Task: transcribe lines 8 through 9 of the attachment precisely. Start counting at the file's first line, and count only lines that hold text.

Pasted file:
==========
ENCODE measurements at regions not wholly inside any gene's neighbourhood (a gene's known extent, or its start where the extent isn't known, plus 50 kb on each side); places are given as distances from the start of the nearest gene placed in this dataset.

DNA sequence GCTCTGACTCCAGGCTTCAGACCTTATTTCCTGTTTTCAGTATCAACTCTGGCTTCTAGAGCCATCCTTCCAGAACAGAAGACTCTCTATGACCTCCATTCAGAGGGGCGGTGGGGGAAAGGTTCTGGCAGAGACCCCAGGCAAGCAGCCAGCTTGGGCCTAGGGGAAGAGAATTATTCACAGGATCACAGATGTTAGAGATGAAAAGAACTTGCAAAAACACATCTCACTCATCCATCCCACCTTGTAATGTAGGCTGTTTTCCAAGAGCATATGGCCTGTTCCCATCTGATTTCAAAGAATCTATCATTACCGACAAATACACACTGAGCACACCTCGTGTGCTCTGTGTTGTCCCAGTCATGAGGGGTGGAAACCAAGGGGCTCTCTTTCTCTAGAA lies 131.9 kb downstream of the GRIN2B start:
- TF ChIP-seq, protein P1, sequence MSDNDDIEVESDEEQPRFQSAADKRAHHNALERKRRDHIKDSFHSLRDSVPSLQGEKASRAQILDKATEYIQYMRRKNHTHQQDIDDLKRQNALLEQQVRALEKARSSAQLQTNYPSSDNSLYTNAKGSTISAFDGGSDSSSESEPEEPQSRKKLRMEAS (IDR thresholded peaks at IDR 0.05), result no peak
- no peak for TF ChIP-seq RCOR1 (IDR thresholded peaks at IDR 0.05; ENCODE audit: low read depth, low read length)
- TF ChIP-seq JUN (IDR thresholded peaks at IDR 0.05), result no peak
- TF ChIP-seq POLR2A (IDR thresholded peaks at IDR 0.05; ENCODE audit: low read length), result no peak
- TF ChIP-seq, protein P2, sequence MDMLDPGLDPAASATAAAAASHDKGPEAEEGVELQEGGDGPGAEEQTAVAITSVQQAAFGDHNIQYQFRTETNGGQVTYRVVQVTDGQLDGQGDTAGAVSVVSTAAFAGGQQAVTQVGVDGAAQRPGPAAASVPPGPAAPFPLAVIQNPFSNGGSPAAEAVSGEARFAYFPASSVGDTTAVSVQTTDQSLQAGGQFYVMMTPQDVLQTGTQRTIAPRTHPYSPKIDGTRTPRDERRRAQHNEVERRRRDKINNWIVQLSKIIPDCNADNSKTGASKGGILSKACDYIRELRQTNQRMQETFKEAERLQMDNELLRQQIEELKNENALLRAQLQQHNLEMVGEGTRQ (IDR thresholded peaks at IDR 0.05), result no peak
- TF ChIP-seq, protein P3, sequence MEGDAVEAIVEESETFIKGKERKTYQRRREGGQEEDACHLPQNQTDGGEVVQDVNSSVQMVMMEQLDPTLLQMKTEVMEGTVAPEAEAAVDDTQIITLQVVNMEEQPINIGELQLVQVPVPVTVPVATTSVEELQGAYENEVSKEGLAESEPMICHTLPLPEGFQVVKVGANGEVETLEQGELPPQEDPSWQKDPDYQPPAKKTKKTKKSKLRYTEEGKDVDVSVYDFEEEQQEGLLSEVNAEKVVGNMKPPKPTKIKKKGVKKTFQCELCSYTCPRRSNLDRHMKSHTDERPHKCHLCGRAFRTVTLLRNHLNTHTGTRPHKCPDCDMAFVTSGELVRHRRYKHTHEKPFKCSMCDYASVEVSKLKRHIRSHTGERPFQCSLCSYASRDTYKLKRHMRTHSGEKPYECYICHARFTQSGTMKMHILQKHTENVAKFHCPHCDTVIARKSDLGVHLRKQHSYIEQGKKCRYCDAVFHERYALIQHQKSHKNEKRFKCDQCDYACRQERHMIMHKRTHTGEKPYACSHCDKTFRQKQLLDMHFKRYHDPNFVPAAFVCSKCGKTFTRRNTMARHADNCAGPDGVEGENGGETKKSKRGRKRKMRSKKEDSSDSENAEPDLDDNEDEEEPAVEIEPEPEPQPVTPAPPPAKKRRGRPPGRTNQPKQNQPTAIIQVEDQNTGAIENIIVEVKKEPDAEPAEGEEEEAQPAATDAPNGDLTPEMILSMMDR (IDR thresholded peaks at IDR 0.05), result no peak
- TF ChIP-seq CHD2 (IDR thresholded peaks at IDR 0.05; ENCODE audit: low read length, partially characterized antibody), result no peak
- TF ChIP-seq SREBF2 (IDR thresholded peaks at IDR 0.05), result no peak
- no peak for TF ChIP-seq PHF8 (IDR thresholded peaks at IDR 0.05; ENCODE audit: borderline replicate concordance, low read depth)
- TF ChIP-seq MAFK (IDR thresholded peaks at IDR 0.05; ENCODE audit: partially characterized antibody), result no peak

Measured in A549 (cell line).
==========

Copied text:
- TF ChIP-seq, protein P3, sequence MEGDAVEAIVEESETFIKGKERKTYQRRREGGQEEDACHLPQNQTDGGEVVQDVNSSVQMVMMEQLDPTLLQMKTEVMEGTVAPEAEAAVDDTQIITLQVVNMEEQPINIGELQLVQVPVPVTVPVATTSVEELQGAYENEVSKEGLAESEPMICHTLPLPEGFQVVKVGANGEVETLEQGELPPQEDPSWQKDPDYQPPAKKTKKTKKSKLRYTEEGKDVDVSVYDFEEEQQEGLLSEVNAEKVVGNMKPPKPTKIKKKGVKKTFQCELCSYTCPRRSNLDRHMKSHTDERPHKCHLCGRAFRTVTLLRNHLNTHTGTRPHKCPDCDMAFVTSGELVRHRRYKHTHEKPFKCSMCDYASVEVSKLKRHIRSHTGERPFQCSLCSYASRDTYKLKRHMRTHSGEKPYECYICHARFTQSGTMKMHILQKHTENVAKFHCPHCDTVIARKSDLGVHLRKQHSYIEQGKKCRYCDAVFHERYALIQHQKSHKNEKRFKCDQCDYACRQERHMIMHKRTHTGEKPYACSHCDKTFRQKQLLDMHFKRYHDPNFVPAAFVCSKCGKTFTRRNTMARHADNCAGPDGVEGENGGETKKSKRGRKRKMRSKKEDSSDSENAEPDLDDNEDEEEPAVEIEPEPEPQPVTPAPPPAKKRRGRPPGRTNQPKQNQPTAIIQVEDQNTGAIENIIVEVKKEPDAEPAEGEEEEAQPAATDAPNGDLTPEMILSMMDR (IDR thresholded peaks at IDR 0.05), result no peak
- TF ChIP-seq CHD2 (IDR thresholded peaks at IDR 0.05; ENCODE audit: low read length, partially characterized antibody), result no peak